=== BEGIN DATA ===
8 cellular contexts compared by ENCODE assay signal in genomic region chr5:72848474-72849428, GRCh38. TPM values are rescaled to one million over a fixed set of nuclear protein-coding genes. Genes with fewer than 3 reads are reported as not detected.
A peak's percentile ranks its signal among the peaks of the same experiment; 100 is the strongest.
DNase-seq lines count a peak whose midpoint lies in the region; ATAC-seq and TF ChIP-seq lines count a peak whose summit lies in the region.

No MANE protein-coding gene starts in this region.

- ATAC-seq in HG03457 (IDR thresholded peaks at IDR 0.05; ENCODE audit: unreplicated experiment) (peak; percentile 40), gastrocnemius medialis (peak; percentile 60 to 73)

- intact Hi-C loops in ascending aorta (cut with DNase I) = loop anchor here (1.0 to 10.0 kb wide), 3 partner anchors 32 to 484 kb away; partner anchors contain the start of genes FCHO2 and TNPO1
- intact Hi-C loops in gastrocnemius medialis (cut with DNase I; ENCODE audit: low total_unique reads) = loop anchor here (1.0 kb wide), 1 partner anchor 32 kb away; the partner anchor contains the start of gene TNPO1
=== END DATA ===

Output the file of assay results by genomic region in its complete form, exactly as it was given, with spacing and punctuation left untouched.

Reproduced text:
8 cellular contexts compared by ENCODE assay signal in genomic region chr5:72848474-72849428, GRCh38. TPM values are rescaled to one million over a fixed set of nuclear protein-coding genes. Genes with fewer than 3 reads are reported as not detected.
A peak's percentile ranks its signal among the peaks of the same experiment; 100 is the strongest.
DNase-seq lines count a peak whose midpoint lies in the region; ATAC-seq and TF ChIP-seq lines count a peak whose summit lies in the region.

No MANE protein-coding gene starts in this region.

- ATAC-seq in HG03457 (IDR thresholded peaks at IDR 0.05; ENCODE audit: unreplicated experiment) (peak; percentile 40), gastrocnemius medialis (peak; percentile 60 to 73)

- intact Hi-C loops in ascending aorta (cut with DNase I) = loop anchor here (1.0 to 10.0 kb wide), 3 partner anchors 32 to 484 kb away; partner anchors contain the start of genes FCHO2 and TNPO1
- intact Hi-C loops in gastrocnemius medialis (cut with DNase I; ENCODE audit: low total_unique reads) = loop anchor here (1.0 kb wide), 1 partner anchor 32 kb away; the partner anchor contains the start of gene TNPO1